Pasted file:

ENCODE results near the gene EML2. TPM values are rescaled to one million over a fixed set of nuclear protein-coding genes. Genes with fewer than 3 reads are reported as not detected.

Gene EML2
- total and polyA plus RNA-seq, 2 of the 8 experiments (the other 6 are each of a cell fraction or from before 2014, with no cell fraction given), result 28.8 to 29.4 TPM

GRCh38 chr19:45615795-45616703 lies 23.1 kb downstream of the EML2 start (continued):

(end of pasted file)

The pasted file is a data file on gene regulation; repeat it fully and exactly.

ENCODE results near the gene EML2. TPM values are rescaled to one million over a fixed set of nuclear protein-coding genes. Genes with fewer than 3 reads are reported as not detected.

Gene EML2
- total and polyA plus RNA-seq, 2 of the 8 experiments (the other 6 are each of a cell fraction or from before 2014, with no cell fraction given), result 28.8 to 29.4 TPM

GRCh38 chr19:45615795-45616703 lies 23.1 kb downstream of the EML2 start (continued):